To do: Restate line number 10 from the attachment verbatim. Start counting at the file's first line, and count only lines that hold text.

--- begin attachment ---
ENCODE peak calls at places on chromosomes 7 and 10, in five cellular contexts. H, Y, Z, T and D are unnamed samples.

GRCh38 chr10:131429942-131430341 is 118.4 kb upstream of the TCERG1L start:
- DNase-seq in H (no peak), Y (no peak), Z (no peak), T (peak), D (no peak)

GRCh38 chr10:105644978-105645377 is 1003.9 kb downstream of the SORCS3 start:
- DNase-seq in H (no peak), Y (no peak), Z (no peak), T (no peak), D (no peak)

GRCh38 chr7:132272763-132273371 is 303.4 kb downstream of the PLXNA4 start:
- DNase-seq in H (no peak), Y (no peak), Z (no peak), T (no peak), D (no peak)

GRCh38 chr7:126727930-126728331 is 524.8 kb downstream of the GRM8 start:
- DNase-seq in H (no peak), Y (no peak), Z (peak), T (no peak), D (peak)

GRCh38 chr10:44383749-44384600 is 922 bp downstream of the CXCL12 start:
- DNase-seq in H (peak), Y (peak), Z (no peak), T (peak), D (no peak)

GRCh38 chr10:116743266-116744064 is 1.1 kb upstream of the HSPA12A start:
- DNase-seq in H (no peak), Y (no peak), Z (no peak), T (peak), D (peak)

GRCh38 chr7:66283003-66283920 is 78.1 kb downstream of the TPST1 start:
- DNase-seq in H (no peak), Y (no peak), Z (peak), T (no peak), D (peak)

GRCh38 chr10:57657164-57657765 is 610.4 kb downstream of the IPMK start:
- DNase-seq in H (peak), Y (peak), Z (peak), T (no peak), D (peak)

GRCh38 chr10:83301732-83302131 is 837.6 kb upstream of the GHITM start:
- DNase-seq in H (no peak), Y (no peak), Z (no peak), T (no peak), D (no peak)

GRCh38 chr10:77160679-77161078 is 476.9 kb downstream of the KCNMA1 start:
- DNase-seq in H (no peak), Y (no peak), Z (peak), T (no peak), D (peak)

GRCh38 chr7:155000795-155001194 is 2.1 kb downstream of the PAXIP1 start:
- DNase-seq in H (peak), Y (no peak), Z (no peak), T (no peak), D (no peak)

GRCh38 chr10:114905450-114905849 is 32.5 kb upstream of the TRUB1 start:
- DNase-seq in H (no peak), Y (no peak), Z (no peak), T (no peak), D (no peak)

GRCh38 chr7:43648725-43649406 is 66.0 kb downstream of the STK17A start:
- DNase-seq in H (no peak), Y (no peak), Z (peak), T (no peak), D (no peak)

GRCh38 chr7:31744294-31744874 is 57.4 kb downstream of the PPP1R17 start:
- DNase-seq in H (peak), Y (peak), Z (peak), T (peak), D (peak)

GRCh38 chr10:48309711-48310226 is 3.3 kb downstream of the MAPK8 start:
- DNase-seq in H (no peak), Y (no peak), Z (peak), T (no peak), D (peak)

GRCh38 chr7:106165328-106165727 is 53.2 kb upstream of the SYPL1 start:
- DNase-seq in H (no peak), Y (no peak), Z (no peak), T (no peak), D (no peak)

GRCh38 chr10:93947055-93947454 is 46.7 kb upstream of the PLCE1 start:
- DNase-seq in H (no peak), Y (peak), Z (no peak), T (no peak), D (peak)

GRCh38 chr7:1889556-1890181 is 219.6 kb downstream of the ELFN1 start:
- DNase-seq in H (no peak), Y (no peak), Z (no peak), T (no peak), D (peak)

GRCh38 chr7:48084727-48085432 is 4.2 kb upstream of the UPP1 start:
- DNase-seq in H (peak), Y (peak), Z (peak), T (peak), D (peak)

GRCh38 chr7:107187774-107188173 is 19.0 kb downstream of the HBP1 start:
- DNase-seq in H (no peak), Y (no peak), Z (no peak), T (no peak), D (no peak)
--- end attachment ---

GRCh38 chr10:44383749-44384600 is 922 bp downstream of the CXCL12 start: